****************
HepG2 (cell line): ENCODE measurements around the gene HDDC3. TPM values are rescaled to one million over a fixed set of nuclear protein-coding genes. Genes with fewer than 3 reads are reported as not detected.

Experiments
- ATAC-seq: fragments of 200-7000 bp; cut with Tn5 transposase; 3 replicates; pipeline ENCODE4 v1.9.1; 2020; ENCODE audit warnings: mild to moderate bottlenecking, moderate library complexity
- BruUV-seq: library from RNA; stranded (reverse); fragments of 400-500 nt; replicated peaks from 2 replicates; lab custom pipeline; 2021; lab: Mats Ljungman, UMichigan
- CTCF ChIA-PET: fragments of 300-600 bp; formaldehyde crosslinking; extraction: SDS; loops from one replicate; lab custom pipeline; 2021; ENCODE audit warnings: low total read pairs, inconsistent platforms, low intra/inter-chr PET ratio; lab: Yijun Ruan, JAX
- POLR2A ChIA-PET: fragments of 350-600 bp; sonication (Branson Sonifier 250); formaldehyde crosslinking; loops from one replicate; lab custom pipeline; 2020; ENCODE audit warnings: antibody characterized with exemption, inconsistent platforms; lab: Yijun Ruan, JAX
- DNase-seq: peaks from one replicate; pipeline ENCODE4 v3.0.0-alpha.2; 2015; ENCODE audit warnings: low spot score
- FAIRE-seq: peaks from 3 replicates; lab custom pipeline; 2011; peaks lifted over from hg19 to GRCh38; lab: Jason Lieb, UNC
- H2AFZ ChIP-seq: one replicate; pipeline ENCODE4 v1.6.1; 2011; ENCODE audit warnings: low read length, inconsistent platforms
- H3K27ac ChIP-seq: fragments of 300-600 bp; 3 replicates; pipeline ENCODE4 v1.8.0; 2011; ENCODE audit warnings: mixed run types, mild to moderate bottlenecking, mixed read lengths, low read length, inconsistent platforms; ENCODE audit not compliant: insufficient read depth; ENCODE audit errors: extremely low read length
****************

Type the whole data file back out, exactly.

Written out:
HepG2 (cell line): ENCODE measurements around the gene HDDC3. TPM values are rescaled to one million over a fixed set of nuclear protein-coding genes. Genes with fewer than 3 reads are reported as not detected.

Experiments
- ATAC-seq: fragments of 200-7000 bp; cut with Tn5 transposase; 3 replicates; pipeline ENCODE4 v1.9.1; 2020; ENCODE audit warnings: mild to moderate bottlenecking, moderate library complexity
- BruUV-seq: library from RNA; stranded (reverse); fragments of 400-500 nt; replicated peaks from 2 replicates; lab custom pipeline; 2021; lab: Mats Ljungman, UMichigan
- CTCF ChIA-PET: fragments of 300-600 bp; formaldehyde crosslinking; extraction: SDS; loops from one replicate; lab custom pipeline; 2021; ENCODE audit warnings: low total read pairs, inconsistent platforms, low intra/inter-chr PET ratio; lab: Yijun Ruan, JAX
- POLR2A ChIA-PET: fragments of 350-600 bp; sonication (Branson Sonifier 250); formaldehyde crosslinking; loops from one replicate; lab custom pipeline; 2020; ENCODE audit warnings: antibody characterized with exemption, inconsistent platforms; lab: Yijun Ruan, JAX
- DNase-seq: peaks from one replicate; pipeline ENCODE4 v3.0.0-alpha.2; 2015; ENCODE audit warnings: low spot score
- FAIRE-seq: peaks from 3 replicates; lab custom pipeline; 2011; peaks lifted over from hg19 to GRCh38; lab: Jason Lieb, UNC
- H2AFZ ChIP-seq: one replicate; pipeline ENCODE4 v1.6.1; 2011; ENCODE audit warnings: low read length, inconsistent platforms
- H3K27ac ChIP-seq: fragments of 300-600 bp; 3 replicates; pipeline ENCODE4 v1.8.0; 2011; ENCODE audit warnings: mixed run types, mild to moderate bottlenecking, mixed read lengths, low read length, inconsistent platforms; ENCODE audit not compliant: insufficient read depth; ENCODE audit errors: extremely low read length